So it’s finally here. The 2023 Rugby World Cup finals have long been anticipated, ever since the 2019 version, really, and all followers of the sport want a tournament that might turn out to be the best yet.

This will be the tenth edition of the Cup and for the first time, the finals will be entirely hosted by France.

That fact is why I have long predicted that France will lift the William Webb Ellis Trophy in the Stade de France in Paris on October 28.  We will know pretty soon if the French can prevail because they will be meeting New Zealand on Friday in what is probably the best opening match of any World Cup, and certainly, the most anticipated since England hosted the All Blacks in the opening match of the 1991 Cup – you may recall New Zealand won that opener but it was England that advanced to the final.

In 2007 France was beaten in Paris by Argentina in an opening match that the hosts were expected to win, but nobody told the Pumas who were quite brilliant in winning 17-12, the biggest surprise result of any opening match.

Given the current state of play in the World Rugby official rankings in which France is above New Zealand, albeit by one place in 3rd, it’s fair to say that the hosts must start favourites for Friday’s opener, but the All Blacks will want to make a statement at the outset of a tournament that means everything to them. I am sure it will be a thriller, and if France win they will have accomplished something no other country has ever managed and that’s to beat the All Blacks in a pool stage match – going all the way back to the inaugural tournament in 1987, the most successful team in World Cup history has never lost in the pool stages.  History does count - they have lost twice to France in the knockout stages, but overall their record against the French is impressive and in total they’ve beaten Les Bleus 48 times against 13 losses and a draw. 

A huge task for France then, but at almost full strength and with head coach Fabien Galthie and captain Antoine Dupont – he will win his 50th cap on Friday – in their pomp, and with New Zealand still smarting from that thumping by South Africa, I take Les Bleus to triumph and go on to win the Cup.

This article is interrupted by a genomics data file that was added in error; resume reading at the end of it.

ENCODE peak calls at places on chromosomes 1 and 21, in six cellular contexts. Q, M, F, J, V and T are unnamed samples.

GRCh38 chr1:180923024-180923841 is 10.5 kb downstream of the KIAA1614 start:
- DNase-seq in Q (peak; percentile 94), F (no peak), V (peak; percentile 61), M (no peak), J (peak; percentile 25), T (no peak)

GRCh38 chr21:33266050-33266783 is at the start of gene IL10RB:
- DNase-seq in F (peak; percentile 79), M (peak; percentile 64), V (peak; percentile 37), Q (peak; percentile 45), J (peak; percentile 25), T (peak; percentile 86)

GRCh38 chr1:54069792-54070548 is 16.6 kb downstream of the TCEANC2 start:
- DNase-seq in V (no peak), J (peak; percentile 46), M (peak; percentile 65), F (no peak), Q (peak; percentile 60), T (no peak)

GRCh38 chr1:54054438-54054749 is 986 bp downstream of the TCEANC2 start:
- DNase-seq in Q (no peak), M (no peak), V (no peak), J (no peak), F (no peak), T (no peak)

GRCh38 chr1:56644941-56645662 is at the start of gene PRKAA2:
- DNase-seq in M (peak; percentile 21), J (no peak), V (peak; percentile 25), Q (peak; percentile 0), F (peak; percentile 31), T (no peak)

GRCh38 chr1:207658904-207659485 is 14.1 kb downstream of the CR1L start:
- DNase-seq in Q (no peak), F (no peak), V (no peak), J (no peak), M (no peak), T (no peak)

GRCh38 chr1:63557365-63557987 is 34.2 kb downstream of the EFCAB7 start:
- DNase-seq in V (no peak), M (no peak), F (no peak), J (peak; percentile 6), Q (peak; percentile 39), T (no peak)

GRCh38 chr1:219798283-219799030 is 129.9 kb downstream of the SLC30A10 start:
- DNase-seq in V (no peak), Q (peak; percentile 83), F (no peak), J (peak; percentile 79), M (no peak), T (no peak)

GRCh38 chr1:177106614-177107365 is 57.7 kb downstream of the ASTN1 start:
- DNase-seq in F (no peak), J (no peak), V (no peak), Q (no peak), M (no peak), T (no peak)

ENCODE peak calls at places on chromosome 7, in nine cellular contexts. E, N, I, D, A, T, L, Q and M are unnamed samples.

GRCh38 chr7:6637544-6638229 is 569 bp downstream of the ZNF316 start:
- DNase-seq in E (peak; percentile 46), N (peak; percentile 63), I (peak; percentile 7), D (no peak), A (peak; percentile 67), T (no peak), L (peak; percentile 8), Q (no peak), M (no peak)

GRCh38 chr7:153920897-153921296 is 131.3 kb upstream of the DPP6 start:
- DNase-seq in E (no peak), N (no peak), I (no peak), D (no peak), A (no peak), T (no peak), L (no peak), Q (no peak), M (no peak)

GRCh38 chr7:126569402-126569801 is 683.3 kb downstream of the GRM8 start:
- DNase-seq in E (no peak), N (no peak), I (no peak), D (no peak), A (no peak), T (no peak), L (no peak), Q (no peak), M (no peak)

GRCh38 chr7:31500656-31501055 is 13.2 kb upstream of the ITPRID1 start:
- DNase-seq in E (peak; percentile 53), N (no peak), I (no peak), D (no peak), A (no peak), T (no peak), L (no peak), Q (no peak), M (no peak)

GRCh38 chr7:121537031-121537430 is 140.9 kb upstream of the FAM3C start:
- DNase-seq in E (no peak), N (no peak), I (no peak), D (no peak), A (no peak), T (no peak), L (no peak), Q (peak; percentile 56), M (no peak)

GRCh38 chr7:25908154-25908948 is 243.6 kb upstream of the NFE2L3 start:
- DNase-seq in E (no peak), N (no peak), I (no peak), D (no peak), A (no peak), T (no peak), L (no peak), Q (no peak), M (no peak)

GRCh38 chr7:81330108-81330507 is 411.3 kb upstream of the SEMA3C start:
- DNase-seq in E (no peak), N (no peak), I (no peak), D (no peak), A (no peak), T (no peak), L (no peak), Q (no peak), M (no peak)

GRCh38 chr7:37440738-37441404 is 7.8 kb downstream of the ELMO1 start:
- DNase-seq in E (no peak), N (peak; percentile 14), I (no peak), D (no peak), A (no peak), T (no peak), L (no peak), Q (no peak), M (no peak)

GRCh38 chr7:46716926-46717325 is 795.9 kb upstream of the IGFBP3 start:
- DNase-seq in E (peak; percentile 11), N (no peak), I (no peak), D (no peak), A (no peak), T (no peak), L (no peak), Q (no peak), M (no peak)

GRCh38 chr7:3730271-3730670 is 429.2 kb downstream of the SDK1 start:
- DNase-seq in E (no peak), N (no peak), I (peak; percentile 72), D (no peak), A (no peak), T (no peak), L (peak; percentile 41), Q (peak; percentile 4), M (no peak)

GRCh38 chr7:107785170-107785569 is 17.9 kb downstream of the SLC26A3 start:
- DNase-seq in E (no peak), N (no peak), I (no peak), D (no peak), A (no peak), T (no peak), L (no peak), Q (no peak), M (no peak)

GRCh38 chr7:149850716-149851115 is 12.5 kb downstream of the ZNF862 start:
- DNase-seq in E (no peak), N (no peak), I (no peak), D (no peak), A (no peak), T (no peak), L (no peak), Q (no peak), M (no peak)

Regular readers will know that as a measurement of current form, I place great store on the world rankings and that’s why I do not see the opening weekend’s matches causing any huge surprises because after their recent results it would be no shock at all if Fiji (no. 7 in world rankings) beat Wales (no. 10)  or if Argentina (no. 6) beat England (no. 8), and I’m not just writing that to annoy my friends to the south of this island.

I suppose Georgia (no. 11) might have a sneak against Australia (no.9) but the Wallabies will surely have gained much-needed togetherness in their training camp, whereas Georgia’s collapse against Scotland does not augur well for them. Italy (no. 13) will surely see off Namibia (no. 21)  while Japan (no. 14) will be far too good for Chile (no. 22).  

By far the biggest surprise might involve Scotland (no. 5) in their match against the world champions South Africa (no. 2) on Sunday. Any great team can have an off day, and I well recall South Africa’s extraordinary 32-34 loss to Japan in the opening round of matches in the 2015 World Cup, when the Boks just had no spring about them.  

That Japanese win in the opening round of matches in Brighton remains the biggest shock in  World Cup history, but Scotland could rival Japan if pulling it off on Sunday, though realistically I have to say that even if South Africa are poor it will still take a monumental effort by Scotland to beat the Springboks or even get close enough to gain a bonus point.      

I will be giving my predictions as the tournament goes on, but right now all I am hoping is for a classic World Cup. I want Scotland to play well, obviously, and if my selection France don’t win it then please let Ireland crown their golden era. 

Otherwise, I hope for a tournament not besmirched by violent play, with yellow and red cards kept to minimum. Every player taking to the field in France knows the consequences of head hits and referees and television match officials plus foul play review officials will crack down on such dangerous idiocy.

There will be injuries, because they are a certainty in the modern game, but let’s hope that they are not serious. Above all, let everyone involved in the World Cup, especially the fans, enjoy it. Bring it on.